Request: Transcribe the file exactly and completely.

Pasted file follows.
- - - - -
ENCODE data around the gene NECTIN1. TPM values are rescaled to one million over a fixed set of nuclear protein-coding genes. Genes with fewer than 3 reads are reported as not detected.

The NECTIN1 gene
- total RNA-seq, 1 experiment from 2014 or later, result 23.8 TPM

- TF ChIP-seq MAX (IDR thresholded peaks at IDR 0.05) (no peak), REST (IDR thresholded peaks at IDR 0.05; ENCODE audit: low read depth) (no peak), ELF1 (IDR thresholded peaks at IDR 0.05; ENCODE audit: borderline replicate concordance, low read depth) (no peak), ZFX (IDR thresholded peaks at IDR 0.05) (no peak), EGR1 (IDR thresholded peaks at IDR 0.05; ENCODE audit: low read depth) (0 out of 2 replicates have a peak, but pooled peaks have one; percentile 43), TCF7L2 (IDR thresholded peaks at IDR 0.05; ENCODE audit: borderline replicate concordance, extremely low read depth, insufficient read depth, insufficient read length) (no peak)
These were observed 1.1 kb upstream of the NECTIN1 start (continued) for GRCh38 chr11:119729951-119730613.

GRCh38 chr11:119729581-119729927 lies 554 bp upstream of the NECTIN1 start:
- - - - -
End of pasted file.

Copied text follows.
ENCODE data around the gene NECTIN1. TPM values are rescaled to one million over a fixed set of nuclear protein-coding genes. Genes with fewer than 3 reads are reported as not detected.

The NECTIN1 gene
- total RNA-seq, 1 experiment from 2014 or later, result 23.8 TPM

- TF ChIP-seq MAX (IDR thresholded peaks at IDR 0.05) (no peak), REST (IDR thresholded peaks at IDR 0.05; ENCODE audit: low read depth) (no peak), ELF1 (IDR thresholded peaks at IDR 0.05; ENCODE audit: borderline replicate concordance, low read depth) (no peak), ZFX (IDR thresholded peaks at IDR 0.05) (no peak), EGR1 (IDR thresholded peaks at IDR 0.05; ENCODE audit: low read depth) (0 out of 2 replicates have a peak, but pooled peaks have one; percentile 43), TCF7L2 (IDR thresholded peaks at IDR 0.05; ENCODE audit: borderline replicate concordance, extremely low read depth, insufficient read depth, insufficient read length) (no peak)
These were observed 1.1 kb upstream of the NECTIN1 start (continued) for GRCh38 chr11:119729951-119730613.

GRCh38 chr11:119729581-119729927 lies 554 bp upstream of the NECTIN1 start: